When: 9 p.m. to 2 a.m. Oct. 31
Where: Spook Hall is on state Highway 89A in Jerome, about 130 miles from Mesa. To get there, take Interstate 17 north to Exit 287, and turn left on state Highway 260. In Cottonwood, turn left onto Highway 89A. Follow the signs for 89A and Jerome up the mountain and into town.
Cost: $10 per person at the door. Prior to the dance, tickets are available at the Spirit Room bar on the corner of Main Street and Highway 89A. The event is for adults only, and ID will be required.
Information: (928) 634-0774 or www.jeromefd.org, click on “Community”
What: The old buildings and winding streets of this famous mining town can creep a person out nearly any day of the year, but Halloween in Bisbee is especially spooky. The grand old Copper Queen Hotel’s Halloween Street Party features music, dancing and a costume contest, and other noteworthy establishments around town — including St. Elmo’s, the oldest bar in Arizona — will offer music, costume events and drink specials. There will also be tarot card reader and past life readings, aura photographs and a Nov. 1 formal ghost hunt with Old Bisbee Ghost Tour and a group of paranormal investigators. The tour company also offers spooky walking excursions on weekends.
When: The Copper Queen Hotel party is 9 p.m. to 2 a.m. Oct. 31; ghost hunt activities begin around lunchtime Nov. 1.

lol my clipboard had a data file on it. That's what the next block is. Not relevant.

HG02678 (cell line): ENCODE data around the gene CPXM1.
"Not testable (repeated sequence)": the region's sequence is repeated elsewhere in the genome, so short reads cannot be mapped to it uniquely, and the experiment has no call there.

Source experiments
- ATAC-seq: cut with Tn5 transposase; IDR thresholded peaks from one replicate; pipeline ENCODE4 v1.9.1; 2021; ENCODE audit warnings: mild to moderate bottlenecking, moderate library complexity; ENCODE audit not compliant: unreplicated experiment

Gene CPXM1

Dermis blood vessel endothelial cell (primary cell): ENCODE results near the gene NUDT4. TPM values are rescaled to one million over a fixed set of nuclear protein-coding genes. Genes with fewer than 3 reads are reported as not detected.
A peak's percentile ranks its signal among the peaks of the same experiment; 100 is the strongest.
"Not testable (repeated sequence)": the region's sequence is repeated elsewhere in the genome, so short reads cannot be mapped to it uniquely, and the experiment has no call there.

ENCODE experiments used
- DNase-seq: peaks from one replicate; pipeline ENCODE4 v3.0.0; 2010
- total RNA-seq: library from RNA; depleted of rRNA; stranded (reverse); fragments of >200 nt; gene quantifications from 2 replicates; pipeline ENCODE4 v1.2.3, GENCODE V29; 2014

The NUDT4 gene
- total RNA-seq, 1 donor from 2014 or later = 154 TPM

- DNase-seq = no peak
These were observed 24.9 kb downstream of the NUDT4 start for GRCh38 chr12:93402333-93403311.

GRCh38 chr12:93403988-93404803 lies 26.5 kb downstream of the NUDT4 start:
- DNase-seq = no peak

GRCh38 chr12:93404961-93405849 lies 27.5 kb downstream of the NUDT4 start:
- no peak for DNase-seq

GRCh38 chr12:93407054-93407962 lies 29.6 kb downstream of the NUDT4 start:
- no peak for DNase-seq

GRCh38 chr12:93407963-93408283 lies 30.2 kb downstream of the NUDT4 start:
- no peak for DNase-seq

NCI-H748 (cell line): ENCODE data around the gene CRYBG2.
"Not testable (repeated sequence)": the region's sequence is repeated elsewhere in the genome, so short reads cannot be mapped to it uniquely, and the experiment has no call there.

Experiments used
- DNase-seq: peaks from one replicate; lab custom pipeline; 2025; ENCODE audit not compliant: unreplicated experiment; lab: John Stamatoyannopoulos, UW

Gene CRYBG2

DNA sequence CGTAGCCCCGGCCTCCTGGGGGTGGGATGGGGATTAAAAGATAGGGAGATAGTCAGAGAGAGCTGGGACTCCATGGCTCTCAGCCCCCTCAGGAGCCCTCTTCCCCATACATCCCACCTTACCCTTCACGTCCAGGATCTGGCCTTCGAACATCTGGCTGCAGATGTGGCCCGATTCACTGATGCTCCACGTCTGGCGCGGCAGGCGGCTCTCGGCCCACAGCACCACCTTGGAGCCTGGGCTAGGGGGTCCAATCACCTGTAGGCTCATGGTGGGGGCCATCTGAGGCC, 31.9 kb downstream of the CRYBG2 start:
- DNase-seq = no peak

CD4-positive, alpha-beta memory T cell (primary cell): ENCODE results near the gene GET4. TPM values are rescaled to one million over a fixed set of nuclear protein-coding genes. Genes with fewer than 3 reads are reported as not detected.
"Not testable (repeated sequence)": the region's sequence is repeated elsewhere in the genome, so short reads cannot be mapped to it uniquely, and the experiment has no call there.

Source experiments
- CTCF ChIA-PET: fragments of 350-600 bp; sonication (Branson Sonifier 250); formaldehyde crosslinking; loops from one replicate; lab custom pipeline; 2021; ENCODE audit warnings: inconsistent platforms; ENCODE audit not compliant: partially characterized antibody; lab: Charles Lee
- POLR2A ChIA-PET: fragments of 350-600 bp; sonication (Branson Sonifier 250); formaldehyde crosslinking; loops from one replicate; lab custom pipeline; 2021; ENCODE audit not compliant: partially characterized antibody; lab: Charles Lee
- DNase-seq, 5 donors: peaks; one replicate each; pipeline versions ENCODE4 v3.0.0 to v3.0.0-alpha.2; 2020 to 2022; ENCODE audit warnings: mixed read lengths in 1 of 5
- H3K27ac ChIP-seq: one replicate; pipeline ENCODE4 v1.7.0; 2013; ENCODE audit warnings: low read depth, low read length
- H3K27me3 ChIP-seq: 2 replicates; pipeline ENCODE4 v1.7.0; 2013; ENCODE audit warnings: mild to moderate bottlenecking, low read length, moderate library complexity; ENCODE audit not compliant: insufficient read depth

Where: Bisbee, about 208 miles from Mesa. To get there, take Interstate 10 south past Tucson to Exit 303. Take state Highway 80/Interstate 10 toward Benson/Douglas. Stay on Highway 80 south and follow signs into Bisbee.
Cost: Admission to the hotel’s party is $5. Contact Old Bisbee Ghost Tour for pricing and information on walking tours and the ghost hunt. Reservations are required for both at (520) 432-3308 or www.oldbisbeeghosttour.com.
Information: (520) 432-3554 or www.discoverbisbee.com
What: The crew aboard Verde Canyon Railroad’s Haunted Halloween Express will be in costume for this four-hour train excursion that skirts the Verde River through bald eagle country. Foliage along the banks should be turning shades of scarlet and amber, and there will be prizes awarded for the best, funniest and scariest adult and child costumes on board. If there are any heart-stopping moments, they’ll come when the train plunges into complete darkness: the trip includes two passes through a 680-foot tunnel dating back to 1911.
When: 1 p.m. Oct. 31. The train returns to the depot around 5 p.m.
Where: Verde Canyon Railroad Depot, 300 N. Broadway in Clarkdale, about 120 miles from Mesa. To get there, take Interstate 17 north to Exit 287. Turn left on state Highway 260 and follow into Clarkdale.
Cost: $34.95 to $79.95 per person, depending on coach or first-class tickets and passenger’s age. Children age 2 and younger are free when they ride on the lap of an adult. Reservations are required.
Information: (800) 293-7245 or www.verdecanyonrr.com
What: The town’s Festival of Color is a hot air balloon rally set against the backdrop of the Huachuca Mountains. Bright and bold balloons will be displayed on the ground and in the air three days in a row, but the festival’s second day features a mass launch, live music, food and vendor booths, an airplane parade and a nighttime “glowing” of the balloons.
When: Festival activities and launches are scheduled 7 a.m. to 9 p.m. Nov. 1.
Where: Veteran’s Memorial Park, 3105 E. Fry Blvd. in Sierra Vista, about 185 miles from Mesa. To get there, take Interstate 10 toward Tucson to Exit 302, and turn south onto state Highway 90 toward Sierra Vista. Follow the signs into town.
Cost: Free admission; food and merchandise will be available for purchase